1. Athlete’s foot (fungal infection of the foot)
Athlete’s foot is common among the elderly and it often appears together with fungal infection of the nails. The affected part of the foot will be dry and scaly with light to dark red inflammation of the skin. Unfortunately, it is often misdiagnosed as dry skin or eczema. It usually lasts for years and worsens with age, with very few symptoms. However, some patients do complain of itch, especially when the skin is inflamed. Athlete’s foot can also present as soggy skin with maceration at the web space between the toes and this is known as Intertrigo.
Fungal infection of the foot is often the entry point for bacteria infection of the foot in patients with diabetes. Dermatologist needs to manage this group of patient carefully to minimize the occurrence of serious infection, which sometimes may lead to the loss of limb or even life.
2. Candida (yeast) infection
Candida is a kind of yeast infection that is common in the armpits, under the breast, groin, genital and anus where sweating is common. Skin moisture, friction, occlusion coupled with the neglect of personal hygiene, promotes the growth of candida. The affected skin is often red with distinct border and surrounding satellite red spots or pustules. This condition generally responds well to topical and oral antifungal treatment.
3. Cellulitis and Erysipelas
Cellulitis and Erysipelas are both bacterial infections of the skin; the difference lies in the depth of the infection. Cellulitis is deeper, while Erysipelas is in the shallower layer of the skin.
Erysipelas usually appear as bright red rash with swelling of the skin. It spreads quickly with tight and shiny looking skin with a sharp and distinct border. On the contrary, the border of cellulitis is less distinct; the inflammatory response is not as pronounced as Erysipelas.
After the skin of an elderly person is infected with the bacteria, the initial signs may not be the same as the typical bacterial infection in younger people. They may have only a little redness, minimal to slight pain or discomfort and mild fever. Sometimes there may not even be a fever reaction and this is deceptive and misleading.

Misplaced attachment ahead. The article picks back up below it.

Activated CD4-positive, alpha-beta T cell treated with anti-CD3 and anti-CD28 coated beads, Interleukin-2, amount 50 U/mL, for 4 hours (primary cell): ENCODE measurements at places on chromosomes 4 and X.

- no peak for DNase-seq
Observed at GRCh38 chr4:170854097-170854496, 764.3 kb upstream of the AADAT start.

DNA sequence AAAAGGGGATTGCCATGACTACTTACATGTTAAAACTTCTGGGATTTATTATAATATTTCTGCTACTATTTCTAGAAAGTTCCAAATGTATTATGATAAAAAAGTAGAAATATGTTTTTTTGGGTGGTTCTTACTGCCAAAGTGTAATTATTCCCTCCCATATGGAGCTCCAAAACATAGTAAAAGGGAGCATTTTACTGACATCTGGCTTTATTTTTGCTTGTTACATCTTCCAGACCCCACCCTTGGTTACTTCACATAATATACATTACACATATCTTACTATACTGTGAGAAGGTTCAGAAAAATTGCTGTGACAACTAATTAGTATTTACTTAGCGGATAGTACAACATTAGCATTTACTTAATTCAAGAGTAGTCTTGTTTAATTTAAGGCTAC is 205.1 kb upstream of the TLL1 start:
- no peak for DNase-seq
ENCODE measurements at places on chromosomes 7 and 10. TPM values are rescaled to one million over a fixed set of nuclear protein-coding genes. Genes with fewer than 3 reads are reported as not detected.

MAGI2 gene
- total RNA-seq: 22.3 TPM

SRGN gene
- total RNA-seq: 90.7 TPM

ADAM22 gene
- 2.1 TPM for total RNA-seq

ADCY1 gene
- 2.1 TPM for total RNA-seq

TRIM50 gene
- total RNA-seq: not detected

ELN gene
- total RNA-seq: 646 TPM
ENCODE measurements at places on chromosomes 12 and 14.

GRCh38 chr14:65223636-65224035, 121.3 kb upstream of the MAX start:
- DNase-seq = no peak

The risk factors for Cellulitis and Erysipelas include fungal infection of the foot, dermatitis, or diabetes. Treatment with oral or intravenous antibiotics is mandatory. Usually, most patients will respond within a week or two. However, some may take up to six to eight weeks to heal, and complications may arise if there are co-existing medical ailments.
4. Shingles (aka Zoster)
This is a painful blistering rash caused by chickenpox virus. The chickenpox virus continues to live on in your body after you had chickenpox infection in the past. The virus lurks in the nerve linked to your spinal cord and stays there as a permanent resident. When you are older and your immune resistance weakens, the virus comes out and multiplies along the nerve and causes the painful shingles eruption.
Typically occurring only on one side of the body along a band served by the specific nerve, the blisters are red and inflamed and are associated with nerve pain. The pain is intense and agonizing, and sometimes it can be misdiagnosed as heart attack, or acute appendicitis. With age, the incidence of shingles increases. Two-thirds of those with shingles are usually 50 years old or older. The youngest of all the cases I have ever seen is sixteen.
Effective antiviral and pain relieving treatment requires early medical attention, preferably within the first 24 to 72 hours. A fair number of patients suffer from “post-zoster nerve pain”, especially in older people, after their recovery. Early medical treatment is the only effective treatment to minimize this. However, many patients are still not receiving treatment early enough to avoid this dreadful complication and as a result, suffer pain for a lifetime.
Scabies is a very itchy parasitic skin infestation caused by scabies mite. They often present as itchy rashes on the body with the itch especially at night. It is often misdiagnosed as fungal infections, or eczema.
It is usually transmitted by close person-to-person contact and is common in nursing homes for the elderly. In hospitals, scabies are also passed on to doctors and nurses from time to time. It is not easy to diagnose scabies accurately in the elderly. Because of old age, they often do not have a typical inflammatory response, but only complained of itch or minimal rashes. The attending doctors and nurses often let down their guard and end up contracting the disease.